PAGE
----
Ive never had a home birth, I’ve never had a natural birth. I have had two children, one was a stock standard private hospital induction and the other a caesarean under general in the public system. The second I intended to have a waterbirth, but it wasn’t to be as I had grade 4 placenta previa, a serious pregnancy complication.
Now despite having never had an unmedicated birth I know it’s best for babies and best for mothers too. Pain medication during labour is not without risk, and there are some pretty serious risks.
Take epidurals for example, it can paralyze a mother if not inserted correctly, that’s permanent disability. Now it’s not common but it does happen.
I think it’s important to talk about the cascade of intervention. That one intervention during labour usually leads to another and generally leads women down the garden path to surgical or instrumental delivery.
It starts with fetal monitoring and pelvic exams. Pelvic exams are painful, uncomfortable, distracting and completely unnecessary. A skilled midwife knows how a labour is going just by quietly observing. Unwanted pelvic exams cancause a woman to tense up and labour to stall. Never forget that it is your body, you do not have to consent to a pelvic exam, if an OB or midwife suggests it and you don’t want it just say no and make it clear. If you say no and they do it anyway that is assault. Report it.
Induction with syntocin or synthetic hormones is another way to start the cascade of intervention, at least it was for me. The contractions are not naturally and they ate intense from the very start. Have an induction and your chances of having an epidural increase dramatically along with your chance of having a instrumental or surgical delivery.
If you are told that the risks are very small and it won’t happen to you and you aren’t happy with the answer day no or seek a second opinion.
Many reasons are given for inducing. Baby too big, baby too small, too far overdue. The 10 days overdue rule is not evidence based, in fact the stillbirth rate is higher at 38 weeks then it is at 42, and there are more risks associated with being induced then going overdue. It’s better to wait and let nature take it’s course, even if that is 13 or 14 days after your EDD. Remember your ‘due date’ can be off, ultrasound is not a perfect technology so you may actually think you’re 2 weeks overdue when it may in fact be your actual due date. The 40 week pregnancy assumes every woman has a 28 day menstural cycle, when in fact even healthy women have variances.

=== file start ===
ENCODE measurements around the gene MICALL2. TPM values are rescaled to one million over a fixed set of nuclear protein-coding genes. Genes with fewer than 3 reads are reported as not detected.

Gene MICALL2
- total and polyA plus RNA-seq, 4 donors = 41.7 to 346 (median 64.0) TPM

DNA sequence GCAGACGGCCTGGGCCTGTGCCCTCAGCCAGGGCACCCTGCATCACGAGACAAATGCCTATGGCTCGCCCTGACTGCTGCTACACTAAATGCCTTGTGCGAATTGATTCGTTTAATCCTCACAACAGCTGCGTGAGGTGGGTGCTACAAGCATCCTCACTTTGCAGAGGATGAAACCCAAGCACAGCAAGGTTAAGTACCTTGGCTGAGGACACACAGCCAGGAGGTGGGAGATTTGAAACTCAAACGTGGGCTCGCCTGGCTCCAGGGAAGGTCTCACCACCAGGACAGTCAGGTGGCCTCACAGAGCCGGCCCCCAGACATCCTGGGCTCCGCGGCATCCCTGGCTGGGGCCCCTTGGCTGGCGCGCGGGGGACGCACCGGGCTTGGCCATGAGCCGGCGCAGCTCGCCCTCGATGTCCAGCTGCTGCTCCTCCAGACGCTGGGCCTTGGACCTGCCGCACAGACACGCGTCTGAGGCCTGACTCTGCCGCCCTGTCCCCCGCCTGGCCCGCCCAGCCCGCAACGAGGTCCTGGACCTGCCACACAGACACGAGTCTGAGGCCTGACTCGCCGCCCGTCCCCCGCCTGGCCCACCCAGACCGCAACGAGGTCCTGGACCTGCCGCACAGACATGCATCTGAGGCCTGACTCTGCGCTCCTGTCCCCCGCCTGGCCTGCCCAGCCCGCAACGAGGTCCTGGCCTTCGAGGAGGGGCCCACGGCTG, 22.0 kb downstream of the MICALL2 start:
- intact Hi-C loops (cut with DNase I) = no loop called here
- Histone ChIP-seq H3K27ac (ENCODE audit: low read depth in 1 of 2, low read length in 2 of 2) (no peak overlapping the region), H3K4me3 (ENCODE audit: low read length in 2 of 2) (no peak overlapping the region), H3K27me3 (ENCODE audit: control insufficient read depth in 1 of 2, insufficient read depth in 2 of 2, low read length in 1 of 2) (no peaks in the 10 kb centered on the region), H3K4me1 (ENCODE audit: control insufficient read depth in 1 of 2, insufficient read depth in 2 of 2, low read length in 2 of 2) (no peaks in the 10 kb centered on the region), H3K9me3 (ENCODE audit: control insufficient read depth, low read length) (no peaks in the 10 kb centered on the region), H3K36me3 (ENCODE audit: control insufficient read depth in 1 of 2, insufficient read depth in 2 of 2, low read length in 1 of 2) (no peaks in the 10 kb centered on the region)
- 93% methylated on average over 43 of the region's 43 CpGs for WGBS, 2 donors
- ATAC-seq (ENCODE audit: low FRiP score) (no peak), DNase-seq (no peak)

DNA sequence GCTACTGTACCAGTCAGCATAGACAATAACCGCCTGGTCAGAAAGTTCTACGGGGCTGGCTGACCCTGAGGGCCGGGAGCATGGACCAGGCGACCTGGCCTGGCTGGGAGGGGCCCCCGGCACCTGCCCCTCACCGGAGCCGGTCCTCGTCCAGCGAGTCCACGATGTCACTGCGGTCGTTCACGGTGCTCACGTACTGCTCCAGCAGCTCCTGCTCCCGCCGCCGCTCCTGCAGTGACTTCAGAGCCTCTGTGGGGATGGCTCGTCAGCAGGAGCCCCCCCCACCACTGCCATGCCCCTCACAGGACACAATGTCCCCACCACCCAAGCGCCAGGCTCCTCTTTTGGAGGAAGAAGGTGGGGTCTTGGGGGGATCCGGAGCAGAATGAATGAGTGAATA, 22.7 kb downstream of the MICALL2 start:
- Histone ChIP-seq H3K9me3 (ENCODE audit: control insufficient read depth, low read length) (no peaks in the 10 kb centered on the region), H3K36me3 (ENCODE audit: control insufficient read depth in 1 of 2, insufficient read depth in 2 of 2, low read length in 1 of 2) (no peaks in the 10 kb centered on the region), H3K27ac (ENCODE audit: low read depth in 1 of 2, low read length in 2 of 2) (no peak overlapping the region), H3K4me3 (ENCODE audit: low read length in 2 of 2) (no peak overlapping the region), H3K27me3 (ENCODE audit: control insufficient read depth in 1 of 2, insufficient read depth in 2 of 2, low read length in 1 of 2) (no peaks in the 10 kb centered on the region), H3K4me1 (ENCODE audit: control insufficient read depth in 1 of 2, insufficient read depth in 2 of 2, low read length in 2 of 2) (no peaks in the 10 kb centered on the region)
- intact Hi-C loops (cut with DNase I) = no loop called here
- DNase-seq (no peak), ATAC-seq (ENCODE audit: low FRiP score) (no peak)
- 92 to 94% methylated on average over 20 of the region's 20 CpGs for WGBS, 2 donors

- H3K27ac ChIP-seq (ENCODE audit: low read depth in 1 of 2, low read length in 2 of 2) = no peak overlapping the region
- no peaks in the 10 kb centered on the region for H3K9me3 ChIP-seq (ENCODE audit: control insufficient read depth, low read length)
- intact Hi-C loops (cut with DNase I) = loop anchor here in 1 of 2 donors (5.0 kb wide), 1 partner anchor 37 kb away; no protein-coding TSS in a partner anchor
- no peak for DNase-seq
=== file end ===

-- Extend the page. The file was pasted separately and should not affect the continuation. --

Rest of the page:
What can you do to avoid a csection?
1. Stay home! Home birth is safe, even in high risk situations like previous surgery, multiples and very overdue babies.
2. Hire a doula, studies show your chance of needing intervention decreases dramatically when you have a doula present at the birth. Find one here – http://www.australiandoulacollege.com.au
3. Be informed! Know the facts about birth and intervention and the real risks.
4. Be empowered! Know your rights. It is always your right to refuse medical treatment.
5. Be supported. It is your birth partners responsibility to be your voice when you are in labour and cannot speak for yourself, your support person must know and respect your wishes.
Five reasons to avoid induction – http://pregnancy.about.com/od/induction/a/risksinduction.htm
Risk of stillbirth – http://www.ncbi.nlm.nih.gov/pmc/articles/PMC28178/
The Epidural Express – Reasons not to jump onboard – http://www.birthrites.org/Epidural.html
More information on intervention and the cascade of intervention – http://www.mybirth.com.au/intervention.html